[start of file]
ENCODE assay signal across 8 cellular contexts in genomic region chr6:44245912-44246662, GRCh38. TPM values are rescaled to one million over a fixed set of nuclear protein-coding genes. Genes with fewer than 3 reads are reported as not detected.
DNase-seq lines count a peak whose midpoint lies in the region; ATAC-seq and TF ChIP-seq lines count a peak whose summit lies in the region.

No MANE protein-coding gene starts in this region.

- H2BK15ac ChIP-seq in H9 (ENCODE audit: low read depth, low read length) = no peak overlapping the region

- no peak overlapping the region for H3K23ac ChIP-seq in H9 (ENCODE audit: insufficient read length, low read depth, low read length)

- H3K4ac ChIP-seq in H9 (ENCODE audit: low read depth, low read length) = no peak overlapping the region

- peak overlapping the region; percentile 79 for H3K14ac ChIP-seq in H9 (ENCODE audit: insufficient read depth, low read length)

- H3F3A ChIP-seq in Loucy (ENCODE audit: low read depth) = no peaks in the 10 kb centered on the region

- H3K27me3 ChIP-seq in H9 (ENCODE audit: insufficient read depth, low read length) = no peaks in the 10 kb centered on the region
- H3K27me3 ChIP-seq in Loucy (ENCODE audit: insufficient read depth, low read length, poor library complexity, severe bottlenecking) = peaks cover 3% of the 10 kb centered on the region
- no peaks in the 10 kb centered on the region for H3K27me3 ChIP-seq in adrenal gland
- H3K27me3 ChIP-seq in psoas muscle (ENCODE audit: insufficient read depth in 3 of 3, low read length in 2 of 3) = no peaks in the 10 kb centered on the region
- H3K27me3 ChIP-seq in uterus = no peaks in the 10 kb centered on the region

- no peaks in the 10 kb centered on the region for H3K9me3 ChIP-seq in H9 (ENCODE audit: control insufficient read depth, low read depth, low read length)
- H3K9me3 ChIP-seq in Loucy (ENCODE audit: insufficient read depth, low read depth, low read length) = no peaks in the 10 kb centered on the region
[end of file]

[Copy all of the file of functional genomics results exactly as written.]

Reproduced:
ENCODE assay signal across 8 cellular contexts in genomic region chr6:44245912-44246662, GRCh38. TPM values are rescaled to one million over a fixed set of nuclear protein-coding genes. Genes with fewer than 3 reads are reported as not detected.
DNase-seq lines count a peak whose midpoint lies in the region; ATAC-seq and TF ChIP-seq lines count a peak whose summit lies in the region.

No MANE protein-coding gene starts in this region.

- H2BK15ac ChIP-seq in H9 (ENCODE audit: low read depth, low read length) = no peak overlapping the region

- no peak overlapping the region for H3K23ac ChIP-seq in H9 (ENCODE audit: insufficient read length, low read depth, low read length)

- H3K4ac ChIP-seq in H9 (ENCODE audit: low read depth, low read length) = no peak overlapping the region

- peak overlapping the region; percentile 79 for H3K14ac ChIP-seq in H9 (ENCODE audit: insufficient read depth, low read length)

- H3F3A ChIP-seq in Loucy (ENCODE audit: low read depth) = no peaks in the 10 kb centered on the region

- H3K27me3 ChIP-seq in H9 (ENCODE audit: insufficient read depth, low read length) = no peaks in the 10 kb centered on the region
- H3K27me3 ChIP-seq in Loucy (ENCODE audit: insufficient read depth, low read length, poor library complexity, severe bottlenecking) = peaks cover 3% of the 10 kb centered on the region
- no peaks in the 10 kb centered on the region for H3K27me3 ChIP-seq in adrenal gland
- H3K27me3 ChIP-seq in psoas muscle (ENCODE audit: insufficient read depth in 3 of 3, low read length in 2 of 3) = no peaks in the 10 kb centered on the region
- H3K27me3 ChIP-seq in uterus = no peaks in the 10 kb centered on the region

- no peaks in the 10 kb centered on the region for H3K9me3 ChIP-seq in H9 (ENCODE audit: control insufficient read depth, low read depth, low read length)
- H3K9me3 ChIP-seq in Loucy (ENCODE audit: insufficient read depth, low read depth, low read length) = no peaks in the 10 kb centered on the region